Safe, walkable streets. Mom-and-pop shops and local cafes. Clean sidewalks and affordable housing. A place where the community gathers and friends connect. This spring, the first phase of construction began on a long-awaited Paradise project: a new downtown.
“We invite you to a vision of a new downtown Paradise and the type of infrastructure that has been long overdue,” said Marc Mattox, Public Works Director/Town Engineer for the Town of Paradise. “It will be a vibrant downtown that supports businesses and affordable housing, economic development, recreation, and walking, biking and driving on nice roads.”
Mattox, a licensed professional engineer in civil engineering with over 13 years of experience in municipal service, looks forward to this project as one of the most important economic development milestones in Paradise’s recovery.
Where will the new portion of downtown be located?
The Paradise downtown, currently centered on busy Skyway, will be growing east to the more walkable Almond/Fir/Birch/Black Olive area. Black Olive, Elliott, Pearson, and Skyway will be the primary exterior borders.
Infrastructure upgrades need to be made.
For that expansion to happen, however, these streets need a makeover. Sidewalks, drainage, storm pipes, re-paving crumbling roads, landscaping, pedestrian lighting, interconnected pathways, bike lanes, and underground utilities will all need to be put in place before the vision is realized.
This project will be the town’s largest infrastructure project in decades. More officially known as the “Almond Street / Gap Closure Projects,” the project aims at filling in the “gaps” in sidewalks and other crucial infrastructure needs to allow for a flourishing downtown area.
“At this moment in time we have such a need for infrastructure,” said Mattox. “We need to support the community and downtown for the highest probability of success. Having this infrastructure that has been overdue for decades is very important so people can walk and ride their bikes and enjoy Paradise.”
These upgrades have been in the works for over a decade.
The idea of creating a safer, more walkable downtown area was built into the 2010 Downtown Master Plan, a document created and built with the community in mind. Original construction was scheduled to begin in late 2018.
The Camp Fire obviously affected those plans, said Mattox, but the plan was quickly re-incorporated into the Camp Fire Long Term Recovery Plan. “We had to take a step back and evaluate priorities,” he noted, but “the time is right now. [The idea] isn’t new, but it’s more important than ever in context of the Camp Fire.”
How long will this project take?
The new iteration of the project began in 2019 with crucial data gathering, moving to redesigns in 2020, and then the removal of a few dozen hazard trees and installation of underground utilities in early 2021.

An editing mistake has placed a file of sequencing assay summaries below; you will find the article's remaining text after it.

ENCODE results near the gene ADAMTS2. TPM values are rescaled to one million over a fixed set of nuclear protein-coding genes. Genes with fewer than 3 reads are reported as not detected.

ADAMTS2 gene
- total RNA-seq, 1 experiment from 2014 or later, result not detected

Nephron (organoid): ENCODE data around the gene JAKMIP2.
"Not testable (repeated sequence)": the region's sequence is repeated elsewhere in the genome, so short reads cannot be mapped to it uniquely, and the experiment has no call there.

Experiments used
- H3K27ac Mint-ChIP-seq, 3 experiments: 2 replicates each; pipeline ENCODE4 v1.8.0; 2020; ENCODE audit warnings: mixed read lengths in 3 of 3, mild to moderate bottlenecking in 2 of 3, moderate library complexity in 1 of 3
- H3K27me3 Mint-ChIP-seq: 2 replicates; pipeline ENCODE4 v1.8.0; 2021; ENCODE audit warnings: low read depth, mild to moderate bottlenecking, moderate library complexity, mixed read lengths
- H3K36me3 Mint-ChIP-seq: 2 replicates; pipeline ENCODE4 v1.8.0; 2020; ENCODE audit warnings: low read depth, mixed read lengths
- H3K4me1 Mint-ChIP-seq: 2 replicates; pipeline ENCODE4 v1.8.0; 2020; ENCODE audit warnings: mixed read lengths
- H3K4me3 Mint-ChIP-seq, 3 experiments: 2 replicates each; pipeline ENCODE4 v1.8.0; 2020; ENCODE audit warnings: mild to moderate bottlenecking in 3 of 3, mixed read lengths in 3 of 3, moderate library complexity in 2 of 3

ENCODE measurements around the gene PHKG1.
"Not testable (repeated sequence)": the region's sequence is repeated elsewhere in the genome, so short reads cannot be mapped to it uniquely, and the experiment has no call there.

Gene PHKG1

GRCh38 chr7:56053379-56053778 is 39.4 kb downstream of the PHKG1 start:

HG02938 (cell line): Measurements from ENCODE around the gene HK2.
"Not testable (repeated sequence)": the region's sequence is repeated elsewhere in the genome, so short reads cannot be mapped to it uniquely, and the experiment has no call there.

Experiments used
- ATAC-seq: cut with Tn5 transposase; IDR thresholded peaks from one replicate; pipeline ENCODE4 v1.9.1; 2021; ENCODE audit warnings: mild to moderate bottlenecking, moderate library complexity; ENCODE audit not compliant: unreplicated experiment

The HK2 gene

April marked the proverbial golden shovel hitting the dirt on Almond street, and construction should hopefully be finished by the end of the year or early 2022. Over the summer and into the fall, expect to see first demolition and then the building of sidewalks, gutters, and physical improvements moving in the area.
What does that mean for Party in the Park?
There will be construction in the area, but the Party in the Park is happening! The Town worked with the Chamber of Commerce to come up with a plan to keep the project moving ahead while ensuring public safety and enjoyment. “It’s a season of transition with this project under construction,” said Marc. “We expect on-street construction and parking impacts, so please be flexible, be cautious, and be safe walking around this active job site.”
The project is funded almost entirely by grants.
This overall $8.2M effort is primarily funded by the State’s Active Transportation and Federal Congestion Mitigation Air Quality using grants secured between 2015-2017.
Who is doing the construction?
Local company Knife River Construction, based out of Chico, and their subcontractors won a very competitive bid to work on this project.
What about the sewer?
While the sewer project is still in development stages, the general idea is that trench lines would be installed in the future and the downtown area would be restored to pre-construction conditions.
What will happen to the Skyway?
The answer to this question, said Mattox, will be largely the result of public input and feedback and ultimate direction from Paradise Town Council. Upcoming workshops on general infrastructure and transportation will be soliciting public feedback on possible opportunities for the existing Skyway businesses and open spaces.
“We have a unique opportunity when we’re building a new downtown area. The idea is to repave all the public streets in the entire town in the next five years, and with that comes a great opportunity to reconfigure, restripe, and figure out the best use of infrastructure for our post-fire needs.”
In the meantime, continue to be Paradise Strong!
As this important piece of the Long-Term Recovery Plan kicks into high gear, Paradise continues to move forward in rebuilding the Town and establishing future opportunities. “Please help us support our business community during construction,” asked Mattox, “as we transition to a more complete, safe, and community-oriented downtown Paradise.”